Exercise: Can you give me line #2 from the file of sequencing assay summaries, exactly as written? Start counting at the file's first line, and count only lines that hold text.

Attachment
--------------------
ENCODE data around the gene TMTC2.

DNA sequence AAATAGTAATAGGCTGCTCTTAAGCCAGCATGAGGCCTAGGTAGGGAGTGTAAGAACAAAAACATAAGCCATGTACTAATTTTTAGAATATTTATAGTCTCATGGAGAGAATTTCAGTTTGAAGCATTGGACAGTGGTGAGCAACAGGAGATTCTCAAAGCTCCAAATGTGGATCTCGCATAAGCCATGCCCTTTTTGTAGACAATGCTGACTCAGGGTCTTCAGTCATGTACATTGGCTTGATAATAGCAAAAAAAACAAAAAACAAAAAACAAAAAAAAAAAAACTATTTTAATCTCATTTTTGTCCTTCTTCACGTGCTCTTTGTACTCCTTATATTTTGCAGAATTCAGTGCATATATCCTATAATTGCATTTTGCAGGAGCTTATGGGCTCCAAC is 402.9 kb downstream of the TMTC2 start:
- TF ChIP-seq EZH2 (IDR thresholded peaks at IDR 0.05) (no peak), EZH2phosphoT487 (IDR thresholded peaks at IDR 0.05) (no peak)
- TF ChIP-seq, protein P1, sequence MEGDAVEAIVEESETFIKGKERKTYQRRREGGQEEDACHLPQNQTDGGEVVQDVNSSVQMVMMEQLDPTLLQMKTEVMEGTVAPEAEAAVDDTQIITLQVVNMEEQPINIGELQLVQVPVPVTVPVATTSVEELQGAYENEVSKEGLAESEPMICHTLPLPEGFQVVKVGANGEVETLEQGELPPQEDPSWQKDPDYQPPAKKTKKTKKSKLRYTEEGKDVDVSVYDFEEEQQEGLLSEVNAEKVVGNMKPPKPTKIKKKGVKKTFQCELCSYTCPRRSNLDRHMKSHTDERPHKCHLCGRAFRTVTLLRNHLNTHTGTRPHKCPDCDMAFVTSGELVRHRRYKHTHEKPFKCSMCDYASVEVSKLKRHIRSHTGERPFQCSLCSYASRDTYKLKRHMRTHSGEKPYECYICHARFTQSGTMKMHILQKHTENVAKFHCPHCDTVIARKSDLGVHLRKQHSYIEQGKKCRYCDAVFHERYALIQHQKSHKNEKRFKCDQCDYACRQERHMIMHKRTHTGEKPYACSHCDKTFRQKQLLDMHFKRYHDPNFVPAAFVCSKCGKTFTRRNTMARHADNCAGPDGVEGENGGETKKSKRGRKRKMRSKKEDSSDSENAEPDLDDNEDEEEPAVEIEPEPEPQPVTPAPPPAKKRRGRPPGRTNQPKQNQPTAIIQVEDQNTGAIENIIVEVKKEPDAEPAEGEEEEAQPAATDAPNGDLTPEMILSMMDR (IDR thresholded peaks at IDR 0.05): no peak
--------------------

DNA sequence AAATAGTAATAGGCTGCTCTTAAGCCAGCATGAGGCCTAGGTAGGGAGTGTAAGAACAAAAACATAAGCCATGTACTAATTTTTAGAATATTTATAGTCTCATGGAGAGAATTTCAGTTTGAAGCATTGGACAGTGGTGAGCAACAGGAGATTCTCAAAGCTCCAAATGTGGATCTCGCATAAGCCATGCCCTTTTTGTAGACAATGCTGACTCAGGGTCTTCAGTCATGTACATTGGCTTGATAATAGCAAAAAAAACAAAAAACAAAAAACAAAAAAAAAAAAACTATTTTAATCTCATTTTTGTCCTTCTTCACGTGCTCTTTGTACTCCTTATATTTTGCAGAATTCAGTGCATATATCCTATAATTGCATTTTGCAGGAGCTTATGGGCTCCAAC is 402.9 kb downstream of the TMTC2 start: